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Ephaptic interactions between myelinated nerve fibres of rodent peripheral nerves

Journal article
Authors Francesco Bolzoni
Elzbieta Jankowska
Published in European Journal of Neuroscience
Volume 50
Issue 7
Pages 3101-3107
ISSN 0953-816X
Publication year 2019
Published at Institute of Neuroscience and Physiology
Pages 3101-3107
Language en
Links dx.doi.org/10.1111/ejn.14439
Keywords ephapse, myelinated nerve fibres, plasticity, rat, animal experiment, article, controlled study, dorsal root, gray matter, hindlimb, in vivo study, muscle spindle afferent nerve, myelinated nerve, nerve excitability, nonhuman, peripheral nerve, peroneus nerve, polarization, rodent, sciatic nerve, skin, sural nerve, tibial nerve
Subject categories Neurosciences

Abstract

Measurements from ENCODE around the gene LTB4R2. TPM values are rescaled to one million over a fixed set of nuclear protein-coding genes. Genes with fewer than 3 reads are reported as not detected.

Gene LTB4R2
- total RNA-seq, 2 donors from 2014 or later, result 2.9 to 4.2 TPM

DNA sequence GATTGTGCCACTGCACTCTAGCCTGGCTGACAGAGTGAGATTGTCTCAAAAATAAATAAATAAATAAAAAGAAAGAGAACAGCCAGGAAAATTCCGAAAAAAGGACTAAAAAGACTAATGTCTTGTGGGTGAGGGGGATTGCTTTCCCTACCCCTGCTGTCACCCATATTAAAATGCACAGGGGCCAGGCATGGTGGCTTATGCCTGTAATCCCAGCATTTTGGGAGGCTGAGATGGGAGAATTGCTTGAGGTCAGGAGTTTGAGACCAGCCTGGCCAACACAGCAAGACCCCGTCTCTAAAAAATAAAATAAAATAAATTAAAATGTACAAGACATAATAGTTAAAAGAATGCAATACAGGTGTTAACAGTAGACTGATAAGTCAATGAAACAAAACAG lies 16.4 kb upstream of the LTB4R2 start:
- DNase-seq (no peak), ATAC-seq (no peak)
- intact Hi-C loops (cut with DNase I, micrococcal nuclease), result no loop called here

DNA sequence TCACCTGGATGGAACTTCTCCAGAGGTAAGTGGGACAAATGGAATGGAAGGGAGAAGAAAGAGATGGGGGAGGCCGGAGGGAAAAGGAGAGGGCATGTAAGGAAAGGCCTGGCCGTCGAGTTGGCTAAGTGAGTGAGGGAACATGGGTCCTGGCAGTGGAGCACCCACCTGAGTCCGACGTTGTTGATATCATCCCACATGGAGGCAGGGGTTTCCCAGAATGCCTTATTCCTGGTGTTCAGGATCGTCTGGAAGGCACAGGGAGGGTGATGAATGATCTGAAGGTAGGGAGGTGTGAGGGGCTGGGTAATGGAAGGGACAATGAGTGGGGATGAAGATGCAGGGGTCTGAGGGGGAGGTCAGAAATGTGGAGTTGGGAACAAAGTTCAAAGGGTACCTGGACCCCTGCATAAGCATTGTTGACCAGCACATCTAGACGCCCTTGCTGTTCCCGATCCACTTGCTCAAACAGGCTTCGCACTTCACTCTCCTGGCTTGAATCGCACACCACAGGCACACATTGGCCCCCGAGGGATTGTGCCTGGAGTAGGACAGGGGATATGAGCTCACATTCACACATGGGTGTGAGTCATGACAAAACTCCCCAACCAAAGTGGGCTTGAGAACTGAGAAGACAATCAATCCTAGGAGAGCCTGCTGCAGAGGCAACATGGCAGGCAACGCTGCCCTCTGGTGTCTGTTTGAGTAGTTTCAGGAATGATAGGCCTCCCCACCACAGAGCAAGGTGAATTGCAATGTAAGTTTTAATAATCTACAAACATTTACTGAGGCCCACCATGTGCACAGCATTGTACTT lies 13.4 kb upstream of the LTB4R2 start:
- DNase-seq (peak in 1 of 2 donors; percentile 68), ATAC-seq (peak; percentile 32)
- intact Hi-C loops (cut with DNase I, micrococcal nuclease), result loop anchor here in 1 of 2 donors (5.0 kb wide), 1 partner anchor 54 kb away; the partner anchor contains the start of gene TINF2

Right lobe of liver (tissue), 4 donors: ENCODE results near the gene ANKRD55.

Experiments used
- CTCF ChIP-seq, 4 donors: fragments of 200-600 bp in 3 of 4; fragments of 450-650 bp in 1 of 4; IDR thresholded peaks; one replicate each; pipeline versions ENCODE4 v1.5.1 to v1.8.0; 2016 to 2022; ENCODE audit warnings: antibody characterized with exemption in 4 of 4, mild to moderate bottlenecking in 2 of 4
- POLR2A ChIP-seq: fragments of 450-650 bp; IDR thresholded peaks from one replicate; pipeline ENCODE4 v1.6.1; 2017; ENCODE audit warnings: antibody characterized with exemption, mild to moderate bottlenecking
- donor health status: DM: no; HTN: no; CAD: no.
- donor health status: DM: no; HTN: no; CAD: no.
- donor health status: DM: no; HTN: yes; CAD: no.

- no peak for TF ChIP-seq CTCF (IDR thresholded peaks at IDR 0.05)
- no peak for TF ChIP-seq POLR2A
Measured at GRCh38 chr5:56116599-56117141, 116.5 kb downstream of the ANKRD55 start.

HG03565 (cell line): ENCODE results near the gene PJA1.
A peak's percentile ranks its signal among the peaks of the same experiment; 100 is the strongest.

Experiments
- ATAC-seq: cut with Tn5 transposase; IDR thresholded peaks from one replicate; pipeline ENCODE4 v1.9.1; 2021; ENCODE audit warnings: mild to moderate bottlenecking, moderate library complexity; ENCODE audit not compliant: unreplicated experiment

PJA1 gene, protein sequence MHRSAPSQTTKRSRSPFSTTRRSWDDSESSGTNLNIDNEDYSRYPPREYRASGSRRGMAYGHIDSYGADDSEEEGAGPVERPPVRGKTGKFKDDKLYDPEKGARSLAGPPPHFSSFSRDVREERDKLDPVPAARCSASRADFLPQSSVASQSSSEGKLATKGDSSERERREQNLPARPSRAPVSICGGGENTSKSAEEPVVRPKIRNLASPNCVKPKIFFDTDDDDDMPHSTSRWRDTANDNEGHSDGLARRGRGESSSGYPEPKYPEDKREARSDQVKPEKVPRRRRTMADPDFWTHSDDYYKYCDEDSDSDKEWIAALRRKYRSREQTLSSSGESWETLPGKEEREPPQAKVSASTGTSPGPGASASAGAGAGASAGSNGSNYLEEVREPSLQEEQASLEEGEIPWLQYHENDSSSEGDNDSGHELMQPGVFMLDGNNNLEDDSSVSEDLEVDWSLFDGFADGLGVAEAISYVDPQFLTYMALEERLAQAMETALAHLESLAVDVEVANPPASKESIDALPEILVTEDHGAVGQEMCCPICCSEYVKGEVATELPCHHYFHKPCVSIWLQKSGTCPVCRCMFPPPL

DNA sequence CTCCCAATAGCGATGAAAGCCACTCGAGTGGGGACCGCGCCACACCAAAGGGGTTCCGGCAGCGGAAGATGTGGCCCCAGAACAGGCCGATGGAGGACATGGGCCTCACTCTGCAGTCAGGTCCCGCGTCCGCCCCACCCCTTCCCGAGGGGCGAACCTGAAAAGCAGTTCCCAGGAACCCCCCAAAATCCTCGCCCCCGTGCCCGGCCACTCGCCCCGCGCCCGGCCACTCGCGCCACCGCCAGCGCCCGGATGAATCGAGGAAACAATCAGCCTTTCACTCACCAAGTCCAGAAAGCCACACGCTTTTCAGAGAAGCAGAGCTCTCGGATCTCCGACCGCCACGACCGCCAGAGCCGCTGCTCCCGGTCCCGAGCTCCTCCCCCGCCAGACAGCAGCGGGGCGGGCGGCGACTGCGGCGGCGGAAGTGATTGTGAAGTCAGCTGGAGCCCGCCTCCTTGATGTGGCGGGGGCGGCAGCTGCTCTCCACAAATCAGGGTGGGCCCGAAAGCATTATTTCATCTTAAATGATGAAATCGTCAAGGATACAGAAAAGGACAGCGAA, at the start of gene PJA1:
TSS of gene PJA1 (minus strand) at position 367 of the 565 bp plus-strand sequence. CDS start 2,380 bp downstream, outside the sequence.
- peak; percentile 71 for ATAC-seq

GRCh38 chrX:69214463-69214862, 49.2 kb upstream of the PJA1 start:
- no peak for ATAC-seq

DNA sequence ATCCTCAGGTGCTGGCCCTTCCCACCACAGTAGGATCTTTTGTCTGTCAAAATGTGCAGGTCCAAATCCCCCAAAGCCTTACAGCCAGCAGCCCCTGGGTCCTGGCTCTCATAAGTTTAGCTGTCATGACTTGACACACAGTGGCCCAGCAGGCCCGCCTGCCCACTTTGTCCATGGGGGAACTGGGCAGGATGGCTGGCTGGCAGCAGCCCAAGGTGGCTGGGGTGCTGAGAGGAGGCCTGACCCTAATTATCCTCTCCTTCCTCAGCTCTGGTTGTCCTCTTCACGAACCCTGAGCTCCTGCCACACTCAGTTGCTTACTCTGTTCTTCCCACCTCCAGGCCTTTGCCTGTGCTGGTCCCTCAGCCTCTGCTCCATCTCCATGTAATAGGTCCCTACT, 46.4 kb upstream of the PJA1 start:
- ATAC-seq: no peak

We report evidence that ephaptic interactions may occur between intact mammalian myelinated nerve fibres and not only between demyelinated or damaged mammalian nerve fibres or nerve cells as analysed in previous studies. The ephaptic interactions were investigated between nerve fibres traversing the lumbar dorsal roots and between bundles of fibres in the sciatic nerve in anaesthetized rats in vivo. The interactions were estimated by comparing the excitability of nerve fibres originating from one of the hindlimb nerves (peroneal or sural) under control conditions and when the stimulation of these fibres was combined with stimulation of another nerve (tibial). An increase in nerve volleys recorded from group I muscle afferents in the peroneal nerve and of the fastest skin afferents in the sural nerve was used as a measure of the increase in the excitability. The excitability of these fibres was increased during a fraction of a millisecond, coinciding with the period of passage of nerve impulses evoked by the conditioning stimulation of the tibial nerve. The degree of the increase was comparable to the increases in the excitability evoked by 1–2 min lasting fibre polarization. Ephaptic interactions were found to be more potent and with longer lasting after-effects within the dorsal roots than within the sciatic nerve. We postulate that ephaptic interactions may result in the synchronization of information forwarded via neighbouring afferent nerve fibres prior to their entry into the spinal cord and thereby securing the propagation of nerve impulses across branching points within the spinal grey matter. © 2019 Federation of European Neuroscience Societies and John Wiley & Sons Ltd

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